So what does Redcode look like? Here is the simplest known warrior, the Imp, sitting in the middle of the battlefield. It just copies the contents of one line, itself, to the next line:

Now the instruction “MOV” is actually a copy instruction. (There are various reasons why this misnomer lingers, but none of them are good.) It reads “Copy the line at relative address 0 (this line) to the line at relative address +1 (the next line).”

So after the first instruction line is executed, there will be two lines of Imp:

This technically means the Imp has extended itself, as it has created a new instruction at the end of its own listing. This also implies that MARS just executes instructions without recognizing a formal end to a warrior program.

So the upshot is that after executing this a number of times, the whole battlefield will be filled with Imps. At some point the other program would execute an Imp, and … turn into an Imp.

The actual win condition for a Core War warrior is to force the opponent to execute a rogue “DAT” instruction. So let us end our quick sojourn into Core War by looking at a slightly more sophisticated program that drops “DAT” bombs.

This is the warrior program known as the Dwarf:

This is not the place to deal with the various “addressing modes,” so I am not going to dwell on the differences between “4”, “#4”, and “@2”. Suffice to say, they are just directions for how to use values, addresses and results. There is a reason why nobody uses assembler anymore! However, the design is revealed as soon as you notice the jump statement.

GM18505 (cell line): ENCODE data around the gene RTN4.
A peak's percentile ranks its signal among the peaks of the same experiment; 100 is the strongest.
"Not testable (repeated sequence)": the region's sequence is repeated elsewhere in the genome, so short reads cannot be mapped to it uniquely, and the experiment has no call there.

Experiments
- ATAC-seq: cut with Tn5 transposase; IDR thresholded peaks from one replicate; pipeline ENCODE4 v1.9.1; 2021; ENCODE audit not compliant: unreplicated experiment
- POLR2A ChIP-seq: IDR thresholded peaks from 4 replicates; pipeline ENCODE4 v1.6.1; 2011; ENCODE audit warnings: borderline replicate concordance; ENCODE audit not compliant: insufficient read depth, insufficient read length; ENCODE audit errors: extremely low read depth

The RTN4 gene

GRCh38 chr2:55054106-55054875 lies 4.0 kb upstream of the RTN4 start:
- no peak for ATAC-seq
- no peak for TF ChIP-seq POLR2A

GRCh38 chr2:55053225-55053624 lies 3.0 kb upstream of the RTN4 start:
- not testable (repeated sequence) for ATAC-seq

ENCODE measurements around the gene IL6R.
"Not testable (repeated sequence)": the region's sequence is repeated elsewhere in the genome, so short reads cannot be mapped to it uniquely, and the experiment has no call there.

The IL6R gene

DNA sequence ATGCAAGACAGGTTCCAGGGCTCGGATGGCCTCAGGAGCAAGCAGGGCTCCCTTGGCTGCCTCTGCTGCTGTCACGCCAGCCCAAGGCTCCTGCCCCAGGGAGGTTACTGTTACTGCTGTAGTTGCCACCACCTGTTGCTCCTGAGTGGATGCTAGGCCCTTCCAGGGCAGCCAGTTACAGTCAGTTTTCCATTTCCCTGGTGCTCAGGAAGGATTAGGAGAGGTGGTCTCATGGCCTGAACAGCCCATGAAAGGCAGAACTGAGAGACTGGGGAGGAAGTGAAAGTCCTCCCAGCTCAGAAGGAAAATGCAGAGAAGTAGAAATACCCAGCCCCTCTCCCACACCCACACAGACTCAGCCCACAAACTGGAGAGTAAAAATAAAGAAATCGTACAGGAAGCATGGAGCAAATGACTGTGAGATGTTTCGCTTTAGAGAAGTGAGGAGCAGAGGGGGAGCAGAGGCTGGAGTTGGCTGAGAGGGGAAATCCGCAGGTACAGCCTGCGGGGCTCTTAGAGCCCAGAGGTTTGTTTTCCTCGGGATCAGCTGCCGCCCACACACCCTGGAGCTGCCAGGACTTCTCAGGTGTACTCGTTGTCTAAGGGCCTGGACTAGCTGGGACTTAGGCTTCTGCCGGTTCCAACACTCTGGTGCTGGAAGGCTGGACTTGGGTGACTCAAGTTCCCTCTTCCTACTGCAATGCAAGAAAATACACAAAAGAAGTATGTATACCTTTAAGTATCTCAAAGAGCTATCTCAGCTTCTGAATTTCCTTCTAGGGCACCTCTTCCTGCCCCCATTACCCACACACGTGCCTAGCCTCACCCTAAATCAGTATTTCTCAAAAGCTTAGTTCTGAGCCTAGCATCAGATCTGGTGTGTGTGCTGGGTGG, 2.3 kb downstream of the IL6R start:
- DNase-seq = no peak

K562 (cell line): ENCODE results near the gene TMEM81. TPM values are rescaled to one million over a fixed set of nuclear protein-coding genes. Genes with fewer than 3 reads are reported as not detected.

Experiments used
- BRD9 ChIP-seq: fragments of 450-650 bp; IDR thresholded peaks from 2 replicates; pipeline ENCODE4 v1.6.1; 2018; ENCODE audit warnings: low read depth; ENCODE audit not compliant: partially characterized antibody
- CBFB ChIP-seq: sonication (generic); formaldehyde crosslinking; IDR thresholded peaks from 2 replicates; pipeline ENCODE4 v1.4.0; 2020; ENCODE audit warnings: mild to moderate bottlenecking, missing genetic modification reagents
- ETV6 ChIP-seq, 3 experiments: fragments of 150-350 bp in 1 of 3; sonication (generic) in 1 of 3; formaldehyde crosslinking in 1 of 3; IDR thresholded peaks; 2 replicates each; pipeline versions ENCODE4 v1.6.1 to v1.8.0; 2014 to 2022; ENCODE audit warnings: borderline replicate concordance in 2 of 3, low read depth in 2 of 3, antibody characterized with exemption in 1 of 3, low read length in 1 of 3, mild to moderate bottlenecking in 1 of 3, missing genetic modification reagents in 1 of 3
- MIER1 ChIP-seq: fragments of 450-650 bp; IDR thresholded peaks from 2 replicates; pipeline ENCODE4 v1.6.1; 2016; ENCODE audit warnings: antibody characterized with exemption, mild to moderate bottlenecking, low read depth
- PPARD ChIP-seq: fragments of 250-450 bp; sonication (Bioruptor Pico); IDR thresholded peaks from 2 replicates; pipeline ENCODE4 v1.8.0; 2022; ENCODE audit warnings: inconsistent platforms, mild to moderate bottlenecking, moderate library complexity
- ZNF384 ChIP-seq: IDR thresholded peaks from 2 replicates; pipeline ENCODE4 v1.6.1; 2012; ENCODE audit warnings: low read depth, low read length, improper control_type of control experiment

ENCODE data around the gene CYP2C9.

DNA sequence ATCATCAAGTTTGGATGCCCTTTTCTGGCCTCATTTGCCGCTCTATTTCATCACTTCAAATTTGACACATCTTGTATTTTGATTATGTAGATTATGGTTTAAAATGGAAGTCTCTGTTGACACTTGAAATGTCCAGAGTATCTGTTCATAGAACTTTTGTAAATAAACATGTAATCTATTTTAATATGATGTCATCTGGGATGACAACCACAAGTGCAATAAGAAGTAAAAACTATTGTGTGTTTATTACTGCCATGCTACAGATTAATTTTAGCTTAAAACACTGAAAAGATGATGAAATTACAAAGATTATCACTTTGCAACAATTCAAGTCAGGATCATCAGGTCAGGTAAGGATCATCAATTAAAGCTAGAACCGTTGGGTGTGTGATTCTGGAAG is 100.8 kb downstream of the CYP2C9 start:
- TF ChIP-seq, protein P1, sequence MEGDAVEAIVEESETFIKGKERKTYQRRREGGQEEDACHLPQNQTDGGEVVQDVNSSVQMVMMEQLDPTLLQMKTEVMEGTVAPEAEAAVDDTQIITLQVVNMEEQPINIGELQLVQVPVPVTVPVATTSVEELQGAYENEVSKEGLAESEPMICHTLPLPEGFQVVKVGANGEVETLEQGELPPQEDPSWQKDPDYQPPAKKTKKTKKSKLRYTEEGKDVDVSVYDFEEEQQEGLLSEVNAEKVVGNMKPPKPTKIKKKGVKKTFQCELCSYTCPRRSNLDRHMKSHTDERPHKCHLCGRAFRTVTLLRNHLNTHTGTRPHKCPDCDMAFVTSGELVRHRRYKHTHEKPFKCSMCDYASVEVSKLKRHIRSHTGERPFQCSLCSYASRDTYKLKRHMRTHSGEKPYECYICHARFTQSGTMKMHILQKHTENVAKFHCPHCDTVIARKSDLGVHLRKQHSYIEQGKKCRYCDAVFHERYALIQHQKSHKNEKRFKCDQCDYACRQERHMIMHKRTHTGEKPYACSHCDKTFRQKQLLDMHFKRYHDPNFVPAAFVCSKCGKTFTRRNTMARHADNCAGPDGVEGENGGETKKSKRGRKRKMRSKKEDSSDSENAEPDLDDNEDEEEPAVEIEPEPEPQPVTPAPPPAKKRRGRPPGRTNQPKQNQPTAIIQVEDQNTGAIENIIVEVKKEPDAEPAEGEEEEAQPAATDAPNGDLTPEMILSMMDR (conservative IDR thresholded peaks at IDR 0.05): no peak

That “JMP” instruction creates a simple loop — the program jumps from the third line back two steps to the first line again. The first line ADDs the number 4 to the DAT statement three lines down. Then the MOV statement copies the DAT statement two lines below a number of lines, depending on the value in the second field of the DAT statement. And that number starts off at 0, but remember the ADD statement…

Here is the battlefield after one iteration of the Dwarf:

In short, the Dwarf is really an artillery unit, altering the launch angle then firing DAT shells further and further down the battlefield. So whereas the Imp replicates itself, the Dwarf remains in position and shoots. Quite different mechanisms, even in small bits of code that wreak havoc.

How Does This Relate to Wasm?

Ok, so the purpose of all this was to show how even a very simple program given free rein can be “destructive”, and to have a better idea of what systems like Wasm have to contend with.

Probably the first thing to recognize is the idea of the “sandbox” — usually considered a safe play area for kids sufficiently old enough not to swallow the sand. Notice that our Core War “battlefield” was a continuous ring of memory that doesn’t go anywhere either. Wasm also executes modules in careful isolation.

The other thing to notice is that while the original warrior code was known, it could effectively write over itself — or worse, other running programs. This would mean that a section of code might present itself as one thing, but on running becomes something else. This leads to the idea of not allowing the presented code to change itself — i.e. it is immutable. Also, the mobility of code means that where it technically starts and finishes needs strict control.

Like many systems, Wasm allows for traps — these condition statements look for unexpected occurrences and immediately stop execution if they are found. For example, a trap occurs if an attempt is made to access memory not within the bounds of the container — an attempt to escape a sandbox, for example.

Most systems deal with security breaches through constant updates, but this is always a bit harder if the system is fragmented into many components that might be constructed in a unique configuration. Wasm will initially be judged on how efficiently it runs code, but it is the security of the component model that will decide how well it competes in the future market.